Finance Minister Clyde Caruana, who is currently piloting Malta’s national carrier towards definite closure, continues to refuse to make public the financial package he arranged for David Curmi – the politically appointed Air Malta executive chairman.
At the same time, the minister is shirking responsibility for 229 former Air Malta employees who were given alternative employment with government entities but are now claiming discrimination because their salaries are lower than those of their new colleagues.
Air Malta, Curmi’s employer, told The Shift that it did not have a copy of his contract.
The Finance Ministry has, meanwhile, asked The Shift for more time when after a freedom of information request, saying, “We would like an extension of 20 working days so that the Ministry could consult third parties prior to deciding upon the request.”
Ministry sources told The Shift that Caruana’s latest ‘excuse’ was aimed at buying time and diverting as much attention from his appointee as possible: “Since Minister Caruana is being hounded by many disgruntled current and former employees about the way they have been treated, he is trying to buy time to avoid rubbing more salt in the wound.”
Sources added, “David Curmi has resulted to be a complete failure and will be remembered for the closing of the airline, but he is still being paid handsomely while the airline is literally being grounded.
“That is why Caruana’s revealing of his chairman’s perks, under the circumstances, will continue to embarrass the government.”
At the same time, the minister is shirking responsibility for 229 former airline employees who, instead of taking a generous golden handshake and leaving, preferred to be given alternative employment with the government.
According to the employees, they are not being paid the same as they were at the airline and as per their termination agreement.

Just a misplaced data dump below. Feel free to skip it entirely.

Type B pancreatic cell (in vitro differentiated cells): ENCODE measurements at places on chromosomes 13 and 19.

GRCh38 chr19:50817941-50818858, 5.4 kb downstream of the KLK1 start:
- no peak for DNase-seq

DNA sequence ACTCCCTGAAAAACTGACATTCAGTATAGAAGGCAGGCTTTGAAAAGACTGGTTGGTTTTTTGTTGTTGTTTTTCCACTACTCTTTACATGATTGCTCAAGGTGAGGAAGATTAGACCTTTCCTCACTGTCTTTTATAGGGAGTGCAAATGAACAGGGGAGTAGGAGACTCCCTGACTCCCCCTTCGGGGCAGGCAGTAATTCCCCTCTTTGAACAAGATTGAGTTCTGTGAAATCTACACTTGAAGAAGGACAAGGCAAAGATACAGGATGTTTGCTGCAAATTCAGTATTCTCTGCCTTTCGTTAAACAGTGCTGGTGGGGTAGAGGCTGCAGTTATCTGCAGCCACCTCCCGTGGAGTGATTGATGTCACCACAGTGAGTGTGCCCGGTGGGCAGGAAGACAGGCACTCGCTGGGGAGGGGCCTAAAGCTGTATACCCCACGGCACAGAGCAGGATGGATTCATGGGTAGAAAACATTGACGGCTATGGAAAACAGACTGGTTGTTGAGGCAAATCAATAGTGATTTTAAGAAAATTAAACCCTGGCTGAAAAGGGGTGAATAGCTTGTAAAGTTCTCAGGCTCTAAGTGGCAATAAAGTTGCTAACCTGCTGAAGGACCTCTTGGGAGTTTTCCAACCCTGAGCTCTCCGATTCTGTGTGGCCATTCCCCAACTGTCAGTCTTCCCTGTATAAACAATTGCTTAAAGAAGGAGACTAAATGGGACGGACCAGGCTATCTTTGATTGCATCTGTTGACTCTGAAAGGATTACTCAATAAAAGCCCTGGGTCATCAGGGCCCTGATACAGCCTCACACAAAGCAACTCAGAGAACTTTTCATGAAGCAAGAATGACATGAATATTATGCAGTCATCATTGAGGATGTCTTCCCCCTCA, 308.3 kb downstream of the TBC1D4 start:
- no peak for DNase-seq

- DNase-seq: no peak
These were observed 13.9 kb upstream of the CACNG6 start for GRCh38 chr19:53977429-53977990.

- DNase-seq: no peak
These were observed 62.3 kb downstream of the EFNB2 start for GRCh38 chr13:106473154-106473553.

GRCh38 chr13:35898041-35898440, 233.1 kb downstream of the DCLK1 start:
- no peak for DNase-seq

They were instead deployed to different government jobs across various entities where they are now being paid less than their new colleagues for doing the same job.
The issue was taken up by Opposition MP Adrian Delia who pressed Caruana about the ‘discrimination’.
Reminding the minister that he represents the Labour Party, Delia asked Caruana to explain why the government is not applying the basic ‘equal pay, equal work’ principle when it came to these particular workers.
The minister, however, avoided a direct reply and just said that Resource Support and Services Limited– a government company under the direct responsibility of Prime Minister Robert Abela – was responsible for the employees.
Caruana and Curmi are currently planning to close the airline down, most probably after the summer period, after which they will try to create a new airline from scratch, while political blame will be shifted to the European Commission for not approving another State Aid request.
All staff who are still on Air Malta’s books by the time it closes down for good will be made redundant and the new airline will only offer working conditions similar to those of low-cost airlines.